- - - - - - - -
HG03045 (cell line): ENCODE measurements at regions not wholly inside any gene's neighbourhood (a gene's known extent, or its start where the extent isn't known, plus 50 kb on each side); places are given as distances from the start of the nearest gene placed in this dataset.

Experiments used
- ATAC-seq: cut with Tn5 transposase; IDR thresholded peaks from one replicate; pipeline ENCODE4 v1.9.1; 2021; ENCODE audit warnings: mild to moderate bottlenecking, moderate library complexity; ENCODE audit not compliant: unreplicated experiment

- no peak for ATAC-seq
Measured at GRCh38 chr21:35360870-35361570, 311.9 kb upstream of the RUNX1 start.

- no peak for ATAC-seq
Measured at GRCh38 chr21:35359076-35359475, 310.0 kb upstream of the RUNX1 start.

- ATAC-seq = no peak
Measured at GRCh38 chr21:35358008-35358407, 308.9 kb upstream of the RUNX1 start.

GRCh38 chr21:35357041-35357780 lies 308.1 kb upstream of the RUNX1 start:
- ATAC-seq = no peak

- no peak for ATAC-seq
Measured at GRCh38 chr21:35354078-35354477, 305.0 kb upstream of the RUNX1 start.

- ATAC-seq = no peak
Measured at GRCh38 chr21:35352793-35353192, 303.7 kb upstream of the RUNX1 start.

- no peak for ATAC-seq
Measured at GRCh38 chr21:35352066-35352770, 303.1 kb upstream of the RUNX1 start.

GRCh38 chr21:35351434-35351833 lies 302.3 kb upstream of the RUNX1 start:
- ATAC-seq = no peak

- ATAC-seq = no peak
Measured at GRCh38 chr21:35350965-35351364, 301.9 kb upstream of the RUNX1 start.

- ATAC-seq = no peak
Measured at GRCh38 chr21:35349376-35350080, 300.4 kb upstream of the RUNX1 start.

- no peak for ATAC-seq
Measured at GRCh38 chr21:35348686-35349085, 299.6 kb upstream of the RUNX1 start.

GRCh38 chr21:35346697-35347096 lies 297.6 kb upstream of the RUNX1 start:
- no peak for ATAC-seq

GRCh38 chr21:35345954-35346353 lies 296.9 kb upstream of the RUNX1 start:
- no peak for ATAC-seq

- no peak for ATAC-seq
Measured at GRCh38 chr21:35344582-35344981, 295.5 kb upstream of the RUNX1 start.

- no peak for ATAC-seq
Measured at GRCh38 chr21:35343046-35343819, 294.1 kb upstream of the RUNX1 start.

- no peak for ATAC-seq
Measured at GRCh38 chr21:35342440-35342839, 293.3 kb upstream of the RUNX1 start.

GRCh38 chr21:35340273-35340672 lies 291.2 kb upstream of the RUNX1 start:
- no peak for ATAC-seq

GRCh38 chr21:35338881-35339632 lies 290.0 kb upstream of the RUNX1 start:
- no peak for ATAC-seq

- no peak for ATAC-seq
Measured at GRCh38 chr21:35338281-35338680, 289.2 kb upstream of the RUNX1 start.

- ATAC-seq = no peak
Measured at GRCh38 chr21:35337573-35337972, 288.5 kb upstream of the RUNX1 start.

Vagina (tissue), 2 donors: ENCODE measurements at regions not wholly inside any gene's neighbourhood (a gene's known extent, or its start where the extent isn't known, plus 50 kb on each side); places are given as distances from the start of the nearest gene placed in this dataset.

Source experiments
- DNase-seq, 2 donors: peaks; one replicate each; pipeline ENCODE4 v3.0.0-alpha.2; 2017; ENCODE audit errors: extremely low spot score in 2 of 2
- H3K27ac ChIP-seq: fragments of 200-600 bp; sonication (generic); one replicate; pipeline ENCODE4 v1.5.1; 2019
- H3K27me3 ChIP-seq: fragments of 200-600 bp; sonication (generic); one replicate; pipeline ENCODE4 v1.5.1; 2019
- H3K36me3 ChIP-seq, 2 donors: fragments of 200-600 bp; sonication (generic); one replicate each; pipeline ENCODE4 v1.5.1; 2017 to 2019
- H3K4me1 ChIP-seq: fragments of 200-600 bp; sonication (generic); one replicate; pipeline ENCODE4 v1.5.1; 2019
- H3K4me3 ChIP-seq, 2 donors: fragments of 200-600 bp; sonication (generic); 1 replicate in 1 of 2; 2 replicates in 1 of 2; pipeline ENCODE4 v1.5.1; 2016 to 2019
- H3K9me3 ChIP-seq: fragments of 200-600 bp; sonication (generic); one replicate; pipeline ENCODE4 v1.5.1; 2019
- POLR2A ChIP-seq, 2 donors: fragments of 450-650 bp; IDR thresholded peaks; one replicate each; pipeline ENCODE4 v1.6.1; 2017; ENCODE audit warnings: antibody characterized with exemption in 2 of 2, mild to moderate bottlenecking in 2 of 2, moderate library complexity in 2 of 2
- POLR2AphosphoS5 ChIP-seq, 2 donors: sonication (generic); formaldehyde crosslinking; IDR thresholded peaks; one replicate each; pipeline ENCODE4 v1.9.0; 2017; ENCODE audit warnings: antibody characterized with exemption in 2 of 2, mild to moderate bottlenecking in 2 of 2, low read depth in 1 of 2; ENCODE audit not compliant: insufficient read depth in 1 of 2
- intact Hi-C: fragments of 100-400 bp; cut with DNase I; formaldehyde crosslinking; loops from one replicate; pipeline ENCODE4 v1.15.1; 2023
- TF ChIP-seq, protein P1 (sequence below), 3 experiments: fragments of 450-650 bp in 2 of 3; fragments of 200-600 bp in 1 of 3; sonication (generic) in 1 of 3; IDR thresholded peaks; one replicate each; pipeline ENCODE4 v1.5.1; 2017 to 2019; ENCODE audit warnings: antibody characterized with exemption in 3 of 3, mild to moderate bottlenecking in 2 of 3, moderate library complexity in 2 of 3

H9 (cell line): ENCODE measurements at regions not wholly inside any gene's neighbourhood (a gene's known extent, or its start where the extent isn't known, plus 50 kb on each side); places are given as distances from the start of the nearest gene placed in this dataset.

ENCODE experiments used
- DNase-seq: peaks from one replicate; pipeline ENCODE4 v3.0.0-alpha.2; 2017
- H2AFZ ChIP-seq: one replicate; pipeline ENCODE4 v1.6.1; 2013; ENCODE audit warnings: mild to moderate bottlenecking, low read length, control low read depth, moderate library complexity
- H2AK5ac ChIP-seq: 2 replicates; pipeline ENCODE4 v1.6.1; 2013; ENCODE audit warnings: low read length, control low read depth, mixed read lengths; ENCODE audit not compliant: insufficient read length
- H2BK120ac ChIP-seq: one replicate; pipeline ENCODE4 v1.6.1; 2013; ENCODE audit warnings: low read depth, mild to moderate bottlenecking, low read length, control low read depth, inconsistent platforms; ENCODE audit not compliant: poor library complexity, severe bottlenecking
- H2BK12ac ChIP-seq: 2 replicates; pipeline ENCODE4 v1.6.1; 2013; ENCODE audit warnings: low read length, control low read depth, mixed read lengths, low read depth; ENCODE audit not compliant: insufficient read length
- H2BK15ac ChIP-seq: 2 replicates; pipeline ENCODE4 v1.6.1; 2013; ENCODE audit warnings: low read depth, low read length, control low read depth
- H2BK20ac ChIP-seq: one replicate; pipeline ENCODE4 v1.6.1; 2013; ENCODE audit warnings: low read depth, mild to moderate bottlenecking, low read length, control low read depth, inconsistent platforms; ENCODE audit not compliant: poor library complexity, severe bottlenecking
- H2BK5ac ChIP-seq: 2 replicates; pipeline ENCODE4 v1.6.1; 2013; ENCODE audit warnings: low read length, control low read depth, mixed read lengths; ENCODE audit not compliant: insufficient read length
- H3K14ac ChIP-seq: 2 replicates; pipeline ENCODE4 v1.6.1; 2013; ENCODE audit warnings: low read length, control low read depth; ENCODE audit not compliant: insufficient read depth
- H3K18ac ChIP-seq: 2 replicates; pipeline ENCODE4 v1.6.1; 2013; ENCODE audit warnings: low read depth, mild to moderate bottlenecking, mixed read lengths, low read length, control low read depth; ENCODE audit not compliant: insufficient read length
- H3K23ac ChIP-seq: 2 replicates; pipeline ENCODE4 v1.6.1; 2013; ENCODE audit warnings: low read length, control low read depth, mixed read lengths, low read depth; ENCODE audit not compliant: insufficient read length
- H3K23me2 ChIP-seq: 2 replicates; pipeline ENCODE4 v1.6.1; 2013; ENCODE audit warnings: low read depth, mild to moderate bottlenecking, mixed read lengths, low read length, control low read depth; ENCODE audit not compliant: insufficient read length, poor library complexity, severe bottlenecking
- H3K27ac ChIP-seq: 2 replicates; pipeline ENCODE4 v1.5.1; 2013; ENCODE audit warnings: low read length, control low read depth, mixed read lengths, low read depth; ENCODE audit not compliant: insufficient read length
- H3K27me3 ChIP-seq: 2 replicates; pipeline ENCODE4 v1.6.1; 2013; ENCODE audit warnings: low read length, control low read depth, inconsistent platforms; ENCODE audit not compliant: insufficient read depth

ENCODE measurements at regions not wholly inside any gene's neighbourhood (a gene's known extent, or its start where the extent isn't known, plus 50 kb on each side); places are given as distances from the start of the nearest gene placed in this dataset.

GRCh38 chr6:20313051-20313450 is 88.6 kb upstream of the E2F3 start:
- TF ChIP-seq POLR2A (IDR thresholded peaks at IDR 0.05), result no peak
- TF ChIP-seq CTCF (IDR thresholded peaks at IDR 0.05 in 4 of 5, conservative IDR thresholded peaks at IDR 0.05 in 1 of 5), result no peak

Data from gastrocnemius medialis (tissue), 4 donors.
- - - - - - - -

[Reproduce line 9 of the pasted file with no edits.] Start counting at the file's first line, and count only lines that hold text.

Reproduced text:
Measured at GRCh38 chr21:35358008-35358407, 308.9 kb upstream of the RUNX1 start.